Organic farming is the form of agriculture that relies on techniques such as crop rotation, green manure, compost and biological pest control. Organic farming uses fertilizers and pesticides but excludes or strictly limits the use of manufactured(synthetic) fertilizers, pesticides (which include herbicides, insecticides and fungicides).
But organic farming is also part of a larger supply chain, which encompasses food processing, distribution and retailing sectors and, ultimately, you. Each link in this supply chain is designed to play an important role in delivering the benefits associated with organic food production across a wide range of areas detailed elsewhere on this website, including:
Society and economy
So every time you buy an organic apple from your local supermarket, or choose a wine made from organic grapes from the menu at your favourite restaurant, you can be sure they were produced according to strict rules aimed at respecting the environment and animals.
Organic production has been practiced in the United States since the late 1940s. From that time, the industry has grown from experimental garden plots to large farms with surplus products sold under a special organic label. Food manufacturers have developed organic processed products and many retail marketing chains specialize in the sale of "organic" products. This growth stimulated a need for verification that products are indeed produced according to certain standards. Thus, the organic certification industry also evolved.
National organic standards require that organic growers and handlers be certified by third-party state or private agencies or other organizations that are accredited by USDA. Although farmers and handlers who sell less than $5,000 a year in organic agricultural products and retailers that do not process these products are exempt from certification, they must meet all certified organic grower and handler requirements to maintain the organic integrity of the organic products they sell. Anyone who knowingly sells or mislabels as organic a product that was not produced and handled in accordance with the regulations can be subject to a civil penalty of up to $10,000 per violation.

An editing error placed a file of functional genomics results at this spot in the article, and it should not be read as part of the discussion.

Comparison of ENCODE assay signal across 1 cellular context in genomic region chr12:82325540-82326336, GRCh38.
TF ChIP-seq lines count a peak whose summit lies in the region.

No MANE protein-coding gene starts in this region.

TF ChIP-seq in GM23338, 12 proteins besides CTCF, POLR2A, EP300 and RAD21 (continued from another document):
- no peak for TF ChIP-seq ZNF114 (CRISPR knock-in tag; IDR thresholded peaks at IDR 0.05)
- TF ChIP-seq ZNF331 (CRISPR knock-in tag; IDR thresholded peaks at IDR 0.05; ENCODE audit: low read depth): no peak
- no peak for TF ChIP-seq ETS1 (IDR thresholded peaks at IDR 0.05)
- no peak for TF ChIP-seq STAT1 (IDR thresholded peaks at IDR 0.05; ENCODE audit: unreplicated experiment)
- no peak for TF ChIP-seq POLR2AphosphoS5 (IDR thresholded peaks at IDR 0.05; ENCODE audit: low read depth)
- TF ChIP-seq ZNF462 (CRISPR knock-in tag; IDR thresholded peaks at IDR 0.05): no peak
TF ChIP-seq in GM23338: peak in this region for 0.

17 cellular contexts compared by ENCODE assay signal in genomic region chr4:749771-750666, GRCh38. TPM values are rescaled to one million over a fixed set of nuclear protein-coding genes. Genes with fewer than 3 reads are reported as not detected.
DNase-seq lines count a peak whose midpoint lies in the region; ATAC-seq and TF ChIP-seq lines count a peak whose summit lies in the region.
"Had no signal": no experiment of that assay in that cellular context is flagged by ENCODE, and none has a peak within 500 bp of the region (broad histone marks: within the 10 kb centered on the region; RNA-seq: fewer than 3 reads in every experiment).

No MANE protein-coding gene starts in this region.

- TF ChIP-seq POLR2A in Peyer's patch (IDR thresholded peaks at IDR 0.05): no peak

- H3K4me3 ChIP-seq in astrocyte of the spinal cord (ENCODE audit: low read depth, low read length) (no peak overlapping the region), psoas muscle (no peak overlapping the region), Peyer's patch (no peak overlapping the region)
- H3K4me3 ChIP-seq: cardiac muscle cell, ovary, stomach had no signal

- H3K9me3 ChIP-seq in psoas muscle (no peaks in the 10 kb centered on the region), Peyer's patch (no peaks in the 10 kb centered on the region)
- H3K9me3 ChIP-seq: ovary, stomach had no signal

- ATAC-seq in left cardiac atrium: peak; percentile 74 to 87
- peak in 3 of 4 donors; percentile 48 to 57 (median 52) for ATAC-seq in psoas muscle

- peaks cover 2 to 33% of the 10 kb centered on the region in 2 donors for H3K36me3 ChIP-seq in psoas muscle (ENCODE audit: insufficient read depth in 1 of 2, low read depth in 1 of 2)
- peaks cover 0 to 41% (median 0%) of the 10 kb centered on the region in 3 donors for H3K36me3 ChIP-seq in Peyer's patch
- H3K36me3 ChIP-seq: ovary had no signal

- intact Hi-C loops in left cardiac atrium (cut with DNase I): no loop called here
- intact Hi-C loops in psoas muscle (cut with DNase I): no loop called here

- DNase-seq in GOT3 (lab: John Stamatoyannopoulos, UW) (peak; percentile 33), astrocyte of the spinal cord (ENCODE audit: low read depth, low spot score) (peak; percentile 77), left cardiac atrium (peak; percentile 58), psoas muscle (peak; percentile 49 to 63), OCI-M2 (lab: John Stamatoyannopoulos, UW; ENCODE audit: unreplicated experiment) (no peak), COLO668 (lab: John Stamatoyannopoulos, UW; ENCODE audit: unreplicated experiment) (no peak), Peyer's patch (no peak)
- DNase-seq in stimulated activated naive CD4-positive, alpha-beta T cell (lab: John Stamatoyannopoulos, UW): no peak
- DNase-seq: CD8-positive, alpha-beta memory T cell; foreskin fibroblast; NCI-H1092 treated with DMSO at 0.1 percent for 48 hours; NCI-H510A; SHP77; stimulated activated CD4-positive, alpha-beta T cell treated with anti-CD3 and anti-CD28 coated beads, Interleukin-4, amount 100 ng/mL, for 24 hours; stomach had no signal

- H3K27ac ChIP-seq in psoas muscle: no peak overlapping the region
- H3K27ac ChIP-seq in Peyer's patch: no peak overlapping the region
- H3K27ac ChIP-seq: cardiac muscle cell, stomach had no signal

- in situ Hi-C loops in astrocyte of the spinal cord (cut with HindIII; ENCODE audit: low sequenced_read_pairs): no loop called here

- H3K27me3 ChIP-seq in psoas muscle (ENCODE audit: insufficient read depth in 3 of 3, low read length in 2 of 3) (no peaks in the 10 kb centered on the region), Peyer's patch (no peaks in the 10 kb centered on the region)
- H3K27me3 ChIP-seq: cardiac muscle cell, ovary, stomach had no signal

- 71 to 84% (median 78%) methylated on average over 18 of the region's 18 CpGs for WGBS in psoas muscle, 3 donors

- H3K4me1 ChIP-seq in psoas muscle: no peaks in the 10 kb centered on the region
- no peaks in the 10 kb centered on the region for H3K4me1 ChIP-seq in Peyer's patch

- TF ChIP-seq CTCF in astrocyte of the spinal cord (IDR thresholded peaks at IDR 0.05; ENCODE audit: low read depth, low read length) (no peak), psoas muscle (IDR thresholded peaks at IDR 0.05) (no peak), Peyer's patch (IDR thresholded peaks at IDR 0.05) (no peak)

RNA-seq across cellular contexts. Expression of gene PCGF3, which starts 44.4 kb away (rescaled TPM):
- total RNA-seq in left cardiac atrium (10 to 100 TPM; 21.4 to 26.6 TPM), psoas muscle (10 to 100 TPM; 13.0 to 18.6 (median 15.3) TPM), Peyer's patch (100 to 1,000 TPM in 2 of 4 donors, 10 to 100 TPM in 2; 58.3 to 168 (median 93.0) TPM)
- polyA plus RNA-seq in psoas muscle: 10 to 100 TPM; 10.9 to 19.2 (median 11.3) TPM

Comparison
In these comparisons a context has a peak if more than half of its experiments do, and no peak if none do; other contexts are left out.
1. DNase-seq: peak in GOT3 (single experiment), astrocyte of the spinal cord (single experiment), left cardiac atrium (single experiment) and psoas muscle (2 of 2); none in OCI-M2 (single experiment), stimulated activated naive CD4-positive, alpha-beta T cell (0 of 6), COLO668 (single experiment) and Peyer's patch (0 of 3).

Organic Agriculture has well established practices that simultaneously mitigate climate change, build resilient farming systems, reduce poverty and improve food security. Organic Agriculture emits much lower levels of greenhouse gases (GHG), and quickly, affordably and effectively sequesters carbon in the soil. In addition, Organic Agriculture makes farms and people more resilient to climate change, mainly due to its water efficiency, resilience to extreme weather events and lower risk of complete crop failure.
Organically-grown fruits and vegetables obtain their nutrients from healthy soils, rather than synthetic fertilizers. They are lower in water content, thus reserving a higher nutrient density, they are richer in iron, magnesium, vitamin C, and antioxidants, and they provide a more balanced combination of essential amino acids.
Organic agriculture enhances soil structures, conserves water, mitigates climate change, and ensures sustained biodiversity. Through its holistic nature, organic farming integrates wild biodiversity, agro-biodiversity and soil conservation, and takes low-intensity farming one step further by eliminating the use of chemical fertilizers, pesticides and genetically modified organisms (GMOs), which is not only an improvement for human health (food quality) and agrobiodiversity, but also for the associated off farm biotic communities.